Poultry Research Centre Is A Leader In Canada

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“We’re a white chicken meat society and so his job involves trying to do creative things with dark meat”

Poultry research has changed drastically over the past 20 years and Alberta has been a major player, says Frank Robinson, a professor at the University of Alberta’s Poultry Research Centre.

The centre is a joint project between the University of Alberta, Alberta Agriculture and the four poultry marketing boards, which include Alberta Turkey Producers, Alberta Chicken Producers, Alberta Egg Producers and the Alberta Hatching Egg Producers. These groups funded the project and hired three poultry researchers, including Robinson, in 1986. “At that point, we were the second-biggest poultry research group in Canada,” says Robinson.

Today, the group is now the largest Canadian poultry research group and probably in the top six in North America. The centre employs seven faculty members whose activities continue to be supported by the Alberta

Agriculture Research Institute and the Alberta Livestock Industry Development Fund (now managed by the Alberta Livestock and Meat Agency). Producer groups have always been involved with the activities of the Poultry Research Centre and have a direct impact on what areas should be researched.

The centre contains a federally inspected poultry slaughter/ processing plant, a refrigerated lab space, a storage freezer and a lab for product testing. The hatchery includes egg storage facilities and incubators as well as a chick processing area. There are also facilities for raising broiler and breeder birds, pens and environmental chambers which can be adjusted to allow for different ventilations, temperature, light intensities and feed and water intact.


Poultry research at the centre has two main areas. The first encompasses research done on chickens that lay eggs for

consumption while the second involves researching birds for meat.

“It’s like comparing a dairy cow to a beef cow,” says Robinson.

Broiler chickens have become genetically selected to become bigger every year, he said. As a result, it becomes more difficult for producers to manage the reproduction of broiler chickens.

“What we did, over the years, was look at the level of the ovaries and what was really going wrong with these birds,” says Robinson. Researchers found that broiler chickens had highly active ovaries and were more prone to producing double-yolked eggs or laying two or three eggs in a day. None of these eggs could hatch into chickens.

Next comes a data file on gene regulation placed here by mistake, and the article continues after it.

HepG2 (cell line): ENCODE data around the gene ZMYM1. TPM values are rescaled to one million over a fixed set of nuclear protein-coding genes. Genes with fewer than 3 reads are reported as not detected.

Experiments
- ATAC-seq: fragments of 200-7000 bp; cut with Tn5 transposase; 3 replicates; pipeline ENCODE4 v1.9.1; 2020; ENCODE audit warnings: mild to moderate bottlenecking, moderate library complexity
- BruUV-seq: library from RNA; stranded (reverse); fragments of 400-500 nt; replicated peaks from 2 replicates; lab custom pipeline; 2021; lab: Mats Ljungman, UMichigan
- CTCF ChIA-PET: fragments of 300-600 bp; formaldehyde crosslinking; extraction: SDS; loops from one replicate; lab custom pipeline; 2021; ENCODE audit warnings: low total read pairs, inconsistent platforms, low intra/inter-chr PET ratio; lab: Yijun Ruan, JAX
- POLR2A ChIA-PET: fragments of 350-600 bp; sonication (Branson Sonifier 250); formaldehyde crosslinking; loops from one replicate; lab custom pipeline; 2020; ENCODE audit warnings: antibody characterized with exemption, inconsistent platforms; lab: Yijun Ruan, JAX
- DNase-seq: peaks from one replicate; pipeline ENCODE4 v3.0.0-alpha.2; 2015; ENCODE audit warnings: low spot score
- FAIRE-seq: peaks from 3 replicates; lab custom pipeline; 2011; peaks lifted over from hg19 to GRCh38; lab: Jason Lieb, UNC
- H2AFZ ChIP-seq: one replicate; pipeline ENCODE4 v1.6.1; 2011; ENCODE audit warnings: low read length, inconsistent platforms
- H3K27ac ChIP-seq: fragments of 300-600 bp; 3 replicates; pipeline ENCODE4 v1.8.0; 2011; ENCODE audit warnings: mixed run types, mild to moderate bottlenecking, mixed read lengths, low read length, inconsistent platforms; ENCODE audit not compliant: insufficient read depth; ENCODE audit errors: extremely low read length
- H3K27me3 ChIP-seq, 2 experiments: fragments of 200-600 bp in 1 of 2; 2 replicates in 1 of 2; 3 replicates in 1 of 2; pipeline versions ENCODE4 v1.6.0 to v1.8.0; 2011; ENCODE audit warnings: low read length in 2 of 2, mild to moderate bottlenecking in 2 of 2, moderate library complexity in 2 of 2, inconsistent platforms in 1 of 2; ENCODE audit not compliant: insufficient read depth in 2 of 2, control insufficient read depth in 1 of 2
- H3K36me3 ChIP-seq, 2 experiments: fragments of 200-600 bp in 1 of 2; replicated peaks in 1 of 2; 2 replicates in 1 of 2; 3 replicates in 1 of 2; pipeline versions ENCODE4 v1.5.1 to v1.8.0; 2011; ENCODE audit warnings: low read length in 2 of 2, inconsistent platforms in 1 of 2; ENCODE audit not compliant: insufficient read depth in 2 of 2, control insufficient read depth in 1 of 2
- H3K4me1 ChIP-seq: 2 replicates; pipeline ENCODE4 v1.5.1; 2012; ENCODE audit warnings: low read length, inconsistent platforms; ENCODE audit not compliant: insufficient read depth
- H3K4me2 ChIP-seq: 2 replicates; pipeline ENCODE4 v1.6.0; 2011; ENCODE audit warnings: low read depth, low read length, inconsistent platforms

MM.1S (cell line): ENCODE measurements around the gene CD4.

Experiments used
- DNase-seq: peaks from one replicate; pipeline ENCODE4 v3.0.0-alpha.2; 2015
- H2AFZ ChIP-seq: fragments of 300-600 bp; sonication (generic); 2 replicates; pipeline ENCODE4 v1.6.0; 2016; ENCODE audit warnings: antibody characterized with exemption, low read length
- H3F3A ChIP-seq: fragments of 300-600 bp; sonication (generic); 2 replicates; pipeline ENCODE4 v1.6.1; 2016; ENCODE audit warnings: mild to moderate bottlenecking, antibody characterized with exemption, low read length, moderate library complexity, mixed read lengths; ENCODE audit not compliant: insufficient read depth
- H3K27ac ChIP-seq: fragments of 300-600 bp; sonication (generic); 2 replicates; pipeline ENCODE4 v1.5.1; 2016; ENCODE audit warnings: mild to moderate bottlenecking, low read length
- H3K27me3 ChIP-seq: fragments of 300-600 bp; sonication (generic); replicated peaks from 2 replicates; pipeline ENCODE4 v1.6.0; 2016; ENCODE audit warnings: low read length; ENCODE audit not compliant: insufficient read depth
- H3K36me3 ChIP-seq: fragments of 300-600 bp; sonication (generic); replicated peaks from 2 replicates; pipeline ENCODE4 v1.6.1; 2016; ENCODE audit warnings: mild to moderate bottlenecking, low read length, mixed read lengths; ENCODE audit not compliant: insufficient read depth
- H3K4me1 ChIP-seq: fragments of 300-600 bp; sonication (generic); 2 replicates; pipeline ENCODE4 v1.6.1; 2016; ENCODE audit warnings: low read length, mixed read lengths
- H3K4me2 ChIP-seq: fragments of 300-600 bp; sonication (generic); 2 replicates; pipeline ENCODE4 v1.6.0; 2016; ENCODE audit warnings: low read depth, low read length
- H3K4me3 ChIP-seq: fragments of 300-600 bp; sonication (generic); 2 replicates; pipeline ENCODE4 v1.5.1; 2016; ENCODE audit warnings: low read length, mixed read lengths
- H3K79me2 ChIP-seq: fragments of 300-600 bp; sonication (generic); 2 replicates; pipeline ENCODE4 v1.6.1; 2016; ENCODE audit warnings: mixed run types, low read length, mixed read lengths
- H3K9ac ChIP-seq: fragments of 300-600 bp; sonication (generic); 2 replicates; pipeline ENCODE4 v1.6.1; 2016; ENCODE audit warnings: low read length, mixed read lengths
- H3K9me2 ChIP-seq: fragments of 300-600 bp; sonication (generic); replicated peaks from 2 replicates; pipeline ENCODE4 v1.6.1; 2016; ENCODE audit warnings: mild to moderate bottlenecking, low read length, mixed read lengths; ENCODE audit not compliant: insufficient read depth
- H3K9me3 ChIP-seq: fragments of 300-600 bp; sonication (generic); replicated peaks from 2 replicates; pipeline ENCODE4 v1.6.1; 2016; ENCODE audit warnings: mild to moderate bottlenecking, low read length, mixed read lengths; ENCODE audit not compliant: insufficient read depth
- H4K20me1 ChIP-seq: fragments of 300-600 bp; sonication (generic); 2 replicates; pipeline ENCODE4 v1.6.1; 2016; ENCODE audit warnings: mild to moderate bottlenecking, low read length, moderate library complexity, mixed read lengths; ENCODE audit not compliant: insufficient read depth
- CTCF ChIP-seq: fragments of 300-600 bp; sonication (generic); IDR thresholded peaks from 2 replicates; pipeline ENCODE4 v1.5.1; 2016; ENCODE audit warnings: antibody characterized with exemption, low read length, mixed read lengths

Robinson and his researchers tried to determine what hatching egg producers in the province could do to make broilers lay eggs that would hatch into chickens. Their experiments involved measuring feed to see how feed allocation affected chicken production. Another experiment involved changing lengths of lighting to see how it impacted the sexual maturity of the hens.

When the centre opened, the focus was mainly on primary production, even though there was some focus on value-added foods. But in the 1990s, the centre released Dr. Sim’s Canadian Designer egg, the first egg enriched with omega-3.


The centre has always maintained a focus on integrating research with education and undergraduate students have always been involved in research. “I’m a fan of student engagement,” said Robinson. “If students are engaged and involved, they will rise to the challenge a lot more than they will if they’re sitting in a classroom.”

About four years ago, the research centre was moved into another direction. Production efficiency was still a focus, but there was increased interest in nutraceuticals and full value-added foods. The centre hired two new researchers, Dr. Mirko Betti and Dr. Jiangping Wu.

Betti was hired from Italy to research new ways to use chicken products that are not regularly consumed. “We’re a white chicken meat society and so his job involves trying to do creative things with dark meat,” says Robinson.

Wu specializes in researching egg proteins and how to understand links between eggs and health and processing eggs in value-added and functional foods.

There are several challenges involved with poultry research. “The companies put out a new model of chickens every year. It’s kind of like the car companies putting out a new model of cars. You have to be careful because if the research you’re doing takes two or three years, the principles still need to be valid in the new model of chicken,” said Robinson.

Poultry research also involves a lot of precise work, but research procedures are less costly than work done on larger livestock such as cattle and are generally easier to replicate.

About the author


Alexis Kienlen

Alexis Kienlen lives in Edmonton and has been writing for Alberta Farmer since 2008. Originally from Saskatoon, Alexis is also the author of two collections of poetry, a biography, and a novel called "Mad Cow."



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